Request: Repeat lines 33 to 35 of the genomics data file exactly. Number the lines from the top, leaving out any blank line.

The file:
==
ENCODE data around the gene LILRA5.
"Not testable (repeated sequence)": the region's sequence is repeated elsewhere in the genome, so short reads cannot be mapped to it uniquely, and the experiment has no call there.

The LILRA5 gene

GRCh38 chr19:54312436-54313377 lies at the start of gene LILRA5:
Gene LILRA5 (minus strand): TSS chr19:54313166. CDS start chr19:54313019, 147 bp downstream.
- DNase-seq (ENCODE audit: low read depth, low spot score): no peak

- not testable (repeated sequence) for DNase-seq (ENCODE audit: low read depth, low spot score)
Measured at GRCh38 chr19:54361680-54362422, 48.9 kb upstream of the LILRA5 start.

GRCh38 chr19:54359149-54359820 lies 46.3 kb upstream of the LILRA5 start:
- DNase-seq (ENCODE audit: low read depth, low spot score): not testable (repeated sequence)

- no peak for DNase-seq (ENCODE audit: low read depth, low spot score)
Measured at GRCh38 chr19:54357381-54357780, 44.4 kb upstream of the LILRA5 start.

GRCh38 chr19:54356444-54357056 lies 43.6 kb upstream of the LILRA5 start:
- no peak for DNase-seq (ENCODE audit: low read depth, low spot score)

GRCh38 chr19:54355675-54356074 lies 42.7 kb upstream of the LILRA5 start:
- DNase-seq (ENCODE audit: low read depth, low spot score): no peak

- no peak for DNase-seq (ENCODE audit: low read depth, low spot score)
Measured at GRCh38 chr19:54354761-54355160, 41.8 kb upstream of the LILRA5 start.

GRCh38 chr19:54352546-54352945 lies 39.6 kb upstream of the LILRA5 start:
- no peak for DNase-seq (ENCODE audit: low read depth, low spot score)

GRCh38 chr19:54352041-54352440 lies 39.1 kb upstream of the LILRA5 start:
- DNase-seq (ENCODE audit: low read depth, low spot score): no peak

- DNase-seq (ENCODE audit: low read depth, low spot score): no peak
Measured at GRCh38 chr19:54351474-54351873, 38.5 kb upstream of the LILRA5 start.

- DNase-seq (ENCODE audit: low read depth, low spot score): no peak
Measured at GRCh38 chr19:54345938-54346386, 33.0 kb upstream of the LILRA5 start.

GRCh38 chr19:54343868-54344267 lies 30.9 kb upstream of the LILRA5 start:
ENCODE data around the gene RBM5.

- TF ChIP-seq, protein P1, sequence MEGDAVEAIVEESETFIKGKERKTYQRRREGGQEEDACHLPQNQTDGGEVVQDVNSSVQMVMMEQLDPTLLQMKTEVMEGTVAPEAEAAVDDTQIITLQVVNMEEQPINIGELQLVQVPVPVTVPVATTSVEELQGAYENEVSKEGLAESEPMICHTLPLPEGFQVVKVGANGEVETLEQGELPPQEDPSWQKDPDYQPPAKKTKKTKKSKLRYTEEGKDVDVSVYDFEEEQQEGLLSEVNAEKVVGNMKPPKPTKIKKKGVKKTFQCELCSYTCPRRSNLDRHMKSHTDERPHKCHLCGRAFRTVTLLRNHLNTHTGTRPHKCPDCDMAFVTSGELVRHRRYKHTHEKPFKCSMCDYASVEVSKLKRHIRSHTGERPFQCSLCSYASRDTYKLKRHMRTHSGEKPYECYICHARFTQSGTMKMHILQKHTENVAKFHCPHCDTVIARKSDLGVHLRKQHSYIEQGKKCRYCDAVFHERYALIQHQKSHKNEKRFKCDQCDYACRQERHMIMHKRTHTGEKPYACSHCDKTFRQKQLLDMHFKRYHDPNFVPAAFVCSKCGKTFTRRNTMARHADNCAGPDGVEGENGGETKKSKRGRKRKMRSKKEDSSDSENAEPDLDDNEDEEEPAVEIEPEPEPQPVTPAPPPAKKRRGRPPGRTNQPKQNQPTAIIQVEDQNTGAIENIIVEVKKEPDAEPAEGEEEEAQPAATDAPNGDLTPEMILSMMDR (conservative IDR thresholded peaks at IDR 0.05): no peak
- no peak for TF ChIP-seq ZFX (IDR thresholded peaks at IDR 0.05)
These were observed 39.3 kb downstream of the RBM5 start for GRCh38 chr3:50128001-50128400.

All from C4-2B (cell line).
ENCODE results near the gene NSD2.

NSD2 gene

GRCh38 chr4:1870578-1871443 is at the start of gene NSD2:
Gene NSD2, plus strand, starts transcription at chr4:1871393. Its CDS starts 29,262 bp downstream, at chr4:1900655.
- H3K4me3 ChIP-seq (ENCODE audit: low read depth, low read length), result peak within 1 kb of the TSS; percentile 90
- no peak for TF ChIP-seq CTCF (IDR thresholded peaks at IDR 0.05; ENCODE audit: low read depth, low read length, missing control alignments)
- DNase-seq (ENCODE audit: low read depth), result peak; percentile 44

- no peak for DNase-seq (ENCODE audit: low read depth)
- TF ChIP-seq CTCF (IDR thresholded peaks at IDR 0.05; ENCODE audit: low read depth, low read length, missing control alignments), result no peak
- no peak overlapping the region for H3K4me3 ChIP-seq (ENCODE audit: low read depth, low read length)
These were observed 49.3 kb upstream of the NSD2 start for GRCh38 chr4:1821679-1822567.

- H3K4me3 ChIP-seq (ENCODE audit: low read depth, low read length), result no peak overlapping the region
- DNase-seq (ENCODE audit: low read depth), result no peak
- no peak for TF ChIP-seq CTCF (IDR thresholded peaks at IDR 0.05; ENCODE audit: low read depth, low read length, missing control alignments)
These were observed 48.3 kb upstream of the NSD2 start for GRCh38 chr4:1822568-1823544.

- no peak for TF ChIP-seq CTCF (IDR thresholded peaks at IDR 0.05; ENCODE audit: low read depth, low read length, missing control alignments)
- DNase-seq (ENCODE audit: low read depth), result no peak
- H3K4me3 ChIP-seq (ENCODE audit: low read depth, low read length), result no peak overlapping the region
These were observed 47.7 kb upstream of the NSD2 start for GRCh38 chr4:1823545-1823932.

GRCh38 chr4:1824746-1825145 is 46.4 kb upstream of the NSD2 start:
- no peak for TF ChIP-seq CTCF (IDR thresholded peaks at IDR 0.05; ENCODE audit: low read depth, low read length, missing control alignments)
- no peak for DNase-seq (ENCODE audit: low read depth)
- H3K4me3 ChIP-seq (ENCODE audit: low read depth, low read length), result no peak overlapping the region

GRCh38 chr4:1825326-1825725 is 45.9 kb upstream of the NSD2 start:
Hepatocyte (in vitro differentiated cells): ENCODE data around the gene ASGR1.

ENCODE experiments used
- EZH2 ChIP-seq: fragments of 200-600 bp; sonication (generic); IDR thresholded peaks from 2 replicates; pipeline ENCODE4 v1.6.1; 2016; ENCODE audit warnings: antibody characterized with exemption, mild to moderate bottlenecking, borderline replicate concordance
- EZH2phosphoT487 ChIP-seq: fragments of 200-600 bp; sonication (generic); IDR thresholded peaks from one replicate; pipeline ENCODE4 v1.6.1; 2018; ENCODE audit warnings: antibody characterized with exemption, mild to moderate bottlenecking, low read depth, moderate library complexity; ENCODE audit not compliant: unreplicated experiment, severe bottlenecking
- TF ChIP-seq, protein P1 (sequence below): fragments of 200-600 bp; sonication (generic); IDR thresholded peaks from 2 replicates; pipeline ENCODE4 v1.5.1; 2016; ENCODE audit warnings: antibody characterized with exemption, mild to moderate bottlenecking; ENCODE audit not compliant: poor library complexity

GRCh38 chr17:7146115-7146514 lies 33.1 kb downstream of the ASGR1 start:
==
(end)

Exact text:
ENCODE results near the gene NSD2.

NSD2 gene

GRCh38 chr4:1870578-1871443 is at the start of gene NSD2: